The first time I met my colleagues was online, their faces contained in small rectangles. Same at the next meeting. And so on. One day I woke up and wondered if they actually existed or if they were cyber characters in some game. The next day I woke up and wondered if there really was a museum called Time and Tide. Reality has always been something to smell, touch and breathe. And now it consists only of seeing and hearing, plus it is contained within a 2D screen.
I can confirm Time and Tide does exist (I was admitted to some parts of it once, briefly). I’ve also met colleagues (a few of them, once, briefly) in person. But apart from that, all our interactions are on screen. A new job involves a lot of assimilation and new understanding, it’s a jigsaw and normally I’d have completed it inside a week. Now I’m nine months in and half the pieces are still missing. I’ve learned that 2D saves hours of commuting time but 3D saves months of assimilation.
Hmm, the museum’s closed. That’s a bit of a problem for someone whose job is to engage with people. It took me a long time to realise something important. There are two museums! Yes, really, two Time and Tides. One is a building in Great Yarmouth. The other exists online.
That other museum has a postcode: its social media accounts. But it also can be found on websites full of archives and collections, YouTube, WordPress… The museums overlap but operate separately. The online museum is not just a replica of the original, it has an approach and style all of its own and can be made just as special.
Here’s something I’ve learned about young people. Yes, they’re online all the time. But that doesn’t mean they’re open to being engaged online. Some can’t cope with it. A few groups are greatly depleted until members can meet again: they want to see each other in a room not on a screen. It’s even tougher when we form totally new groups online with young people who mostly don’t know each other.
Spoken communication is hard enough when you’re young. But communication on screen with a dodgy internet connection? I’ve learned that this sort of engagement doesn’t necessarily work for young people, even though it’s easy to assume it must because they’re the very cohort which has grown up with screens.
I’ve learned you don’t have to be Steven Spielberg to make a film. I have created or creatively edited a number of short videos (okay, but even Spielberg had to start somewhere) and loved it. Of course, there have been many limitations – like not being able to film at the museum and having little access to the collections.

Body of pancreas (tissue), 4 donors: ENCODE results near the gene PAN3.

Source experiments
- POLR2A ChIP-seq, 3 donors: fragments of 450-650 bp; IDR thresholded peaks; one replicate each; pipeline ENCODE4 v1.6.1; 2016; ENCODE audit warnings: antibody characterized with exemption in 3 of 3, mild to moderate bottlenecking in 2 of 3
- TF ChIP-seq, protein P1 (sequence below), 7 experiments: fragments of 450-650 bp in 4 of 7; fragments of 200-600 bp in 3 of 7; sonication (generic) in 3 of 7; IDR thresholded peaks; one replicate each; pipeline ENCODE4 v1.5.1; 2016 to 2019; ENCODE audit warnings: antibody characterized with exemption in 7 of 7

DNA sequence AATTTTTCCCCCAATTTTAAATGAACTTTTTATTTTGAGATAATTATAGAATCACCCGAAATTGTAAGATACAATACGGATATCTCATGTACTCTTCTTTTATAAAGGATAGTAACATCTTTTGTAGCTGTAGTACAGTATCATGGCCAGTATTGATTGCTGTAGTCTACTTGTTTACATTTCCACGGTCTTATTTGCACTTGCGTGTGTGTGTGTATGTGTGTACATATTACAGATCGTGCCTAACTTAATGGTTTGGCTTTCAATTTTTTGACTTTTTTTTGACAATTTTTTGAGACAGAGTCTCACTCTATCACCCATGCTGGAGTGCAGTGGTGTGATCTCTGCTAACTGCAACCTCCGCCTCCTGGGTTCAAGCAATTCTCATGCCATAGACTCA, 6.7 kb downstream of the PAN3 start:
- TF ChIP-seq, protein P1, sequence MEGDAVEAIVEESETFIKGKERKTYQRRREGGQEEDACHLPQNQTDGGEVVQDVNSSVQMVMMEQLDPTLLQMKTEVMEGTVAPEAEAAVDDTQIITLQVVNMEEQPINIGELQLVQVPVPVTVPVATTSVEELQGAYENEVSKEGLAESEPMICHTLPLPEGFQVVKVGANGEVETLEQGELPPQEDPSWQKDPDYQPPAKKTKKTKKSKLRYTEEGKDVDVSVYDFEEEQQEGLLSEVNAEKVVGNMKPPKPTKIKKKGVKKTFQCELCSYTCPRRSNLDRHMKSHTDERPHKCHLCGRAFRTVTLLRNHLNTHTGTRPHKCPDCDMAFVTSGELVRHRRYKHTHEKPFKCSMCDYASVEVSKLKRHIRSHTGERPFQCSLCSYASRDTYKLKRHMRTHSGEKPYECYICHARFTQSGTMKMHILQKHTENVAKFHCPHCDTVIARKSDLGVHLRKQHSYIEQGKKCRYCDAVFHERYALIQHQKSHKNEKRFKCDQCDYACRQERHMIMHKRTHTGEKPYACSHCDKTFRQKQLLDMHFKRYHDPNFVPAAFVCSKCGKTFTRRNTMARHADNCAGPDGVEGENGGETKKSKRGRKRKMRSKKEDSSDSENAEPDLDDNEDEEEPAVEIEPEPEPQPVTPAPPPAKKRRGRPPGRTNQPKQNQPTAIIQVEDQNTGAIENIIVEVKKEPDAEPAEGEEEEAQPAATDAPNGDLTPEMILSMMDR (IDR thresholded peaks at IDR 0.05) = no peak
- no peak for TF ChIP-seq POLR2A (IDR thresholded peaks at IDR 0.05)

I’ve had to find alternatives from whatever I see around me – the kitchen clock (I didn’t know it could run backwards), a historic local barn (all that wood, it’s just like a ship!), a nearby woodland (made magical with fairy lights). And there’s been a lot of painting and a bit of puppet making as well.
These videos have been for Time and Tide’s learning team and I think making them will probably have added a lot to my delivery when I do meet school groups. It has taught me about storytelling, structuring and presenting information. And I’ve learned there’s no substitute for planning your film. Otherwise, you spend weeks correcting it in editing.
I love my job. In this time of uncertainty, I can’t believe I do creative things and am trained as well. Experts give us fascinating lectures. Colleagues generously pass on their knowledge and experience to me. People are kind about my mistakes. This job has not been a picnic: I’ve worked hard every day and I’ve also worked long hours and I sometimes panic because it feels there’s too much to do. And then I remember something important I’ve learned. I am so very lucky to be here.
So thank you, Time and Tide. Thank you, Norfolk Museums Service colleagues. And here’s to actually meeting you in 2021!
Lara Lourie is a youth engagement and learning trainee at Time and Tide Museum of Great Yarmouth Life in Norfolk. This was first published as a blog on The Teaching Museum website